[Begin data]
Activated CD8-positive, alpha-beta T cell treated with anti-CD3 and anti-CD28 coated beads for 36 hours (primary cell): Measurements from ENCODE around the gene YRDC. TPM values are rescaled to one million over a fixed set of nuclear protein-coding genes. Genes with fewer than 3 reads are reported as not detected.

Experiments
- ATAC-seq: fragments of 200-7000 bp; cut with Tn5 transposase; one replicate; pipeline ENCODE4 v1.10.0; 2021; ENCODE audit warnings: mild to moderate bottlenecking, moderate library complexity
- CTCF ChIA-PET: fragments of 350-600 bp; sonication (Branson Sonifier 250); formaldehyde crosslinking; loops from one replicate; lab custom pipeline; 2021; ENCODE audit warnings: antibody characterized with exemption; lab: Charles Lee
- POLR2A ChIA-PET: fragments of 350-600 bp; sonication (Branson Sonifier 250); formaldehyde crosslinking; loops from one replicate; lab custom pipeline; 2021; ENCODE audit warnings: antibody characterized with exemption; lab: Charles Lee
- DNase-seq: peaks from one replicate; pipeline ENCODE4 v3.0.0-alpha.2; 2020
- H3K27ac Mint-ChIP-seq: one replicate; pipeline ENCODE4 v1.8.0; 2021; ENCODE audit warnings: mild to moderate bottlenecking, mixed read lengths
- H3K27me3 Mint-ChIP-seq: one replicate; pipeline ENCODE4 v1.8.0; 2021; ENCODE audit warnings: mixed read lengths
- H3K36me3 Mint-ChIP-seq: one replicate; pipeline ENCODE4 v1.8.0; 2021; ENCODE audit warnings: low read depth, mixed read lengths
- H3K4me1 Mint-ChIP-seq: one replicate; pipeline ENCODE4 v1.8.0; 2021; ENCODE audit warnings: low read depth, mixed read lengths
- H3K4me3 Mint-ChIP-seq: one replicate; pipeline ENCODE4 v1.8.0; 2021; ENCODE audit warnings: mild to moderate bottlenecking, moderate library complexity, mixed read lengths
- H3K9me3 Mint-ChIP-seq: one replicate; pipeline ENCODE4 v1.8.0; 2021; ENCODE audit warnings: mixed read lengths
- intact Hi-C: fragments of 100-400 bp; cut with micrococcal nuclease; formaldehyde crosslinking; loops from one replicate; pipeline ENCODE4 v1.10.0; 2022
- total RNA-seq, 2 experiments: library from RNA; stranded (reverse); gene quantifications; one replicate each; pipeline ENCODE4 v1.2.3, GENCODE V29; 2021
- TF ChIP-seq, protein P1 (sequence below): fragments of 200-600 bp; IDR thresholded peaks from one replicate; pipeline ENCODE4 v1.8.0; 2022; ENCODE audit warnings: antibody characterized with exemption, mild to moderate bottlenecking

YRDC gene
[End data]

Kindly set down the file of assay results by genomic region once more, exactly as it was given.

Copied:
Activated CD8-positive, alpha-beta T cell treated with anti-CD3 and anti-CD28 coated beads for 36 hours (primary cell): Measurements from ENCODE around the gene YRDC. TPM values are rescaled to one million over a fixed set of nuclear protein-coding genes. Genes with fewer than 3 reads are reported as not detected.

Experiments
- ATAC-seq: fragments of 200-7000 bp; cut with Tn5 transposase; one replicate; pipeline ENCODE4 v1.10.0; 2021; ENCODE audit warnings: mild to moderate bottlenecking, moderate library complexity
- CTCF ChIA-PET: fragments of 350-600 bp; sonication (Branson Sonifier 250); formaldehyde crosslinking; loops from one replicate; lab custom pipeline; 2021; ENCODE audit warnings: antibody characterized with exemption; lab: Charles Lee
- POLR2A ChIA-PET: fragments of 350-600 bp; sonication (Branson Sonifier 250); formaldehyde crosslinking; loops from one replicate; lab custom pipeline; 2021; ENCODE audit warnings: antibody characterized with exemption; lab: Charles Lee
- DNase-seq: peaks from one replicate; pipeline ENCODE4 v3.0.0-alpha.2; 2020
- H3K27ac Mint-ChIP-seq: one replicate; pipeline ENCODE4 v1.8.0; 2021; ENCODE audit warnings: mild to moderate bottlenecking, mixed read lengths
- H3K27me3 Mint-ChIP-seq: one replicate; pipeline ENCODE4 v1.8.0; 2021; ENCODE audit warnings: mixed read lengths
- H3K36me3 Mint-ChIP-seq: one replicate; pipeline ENCODE4 v1.8.0; 2021; ENCODE audit warnings: low read depth, mixed read lengths
- H3K4me1 Mint-ChIP-seq: one replicate; pipeline ENCODE4 v1.8.0; 2021; ENCODE audit warnings: low read depth, mixed read lengths
- H3K4me3 Mint-ChIP-seq: one replicate; pipeline ENCODE4 v1.8.0; 2021; ENCODE audit warnings: mild to moderate bottlenecking, moderate library complexity, mixed read lengths
- H3K9me3 Mint-ChIP-seq: one replicate; pipeline ENCODE4 v1.8.0; 2021; ENCODE audit warnings: mixed read lengths
- intact Hi-C: fragments of 100-400 bp; cut with micrococcal nuclease; formaldehyde crosslinking; loops from one replicate; pipeline ENCODE4 v1.10.0; 2022
- total RNA-seq, 2 experiments: library from RNA; stranded (reverse); gene quantifications; one replicate each; pipeline ENCODE4 v1.2.3, GENCODE V29; 2021
- TF ChIP-seq, protein P1 (sequence below): fragments of 200-600 bp; IDR thresholded peaks from one replicate; pipeline ENCODE4 v1.8.0; 2022; ENCODE audit warnings: antibody characterized with exemption, mild to moderate bottlenecking

YRDC gene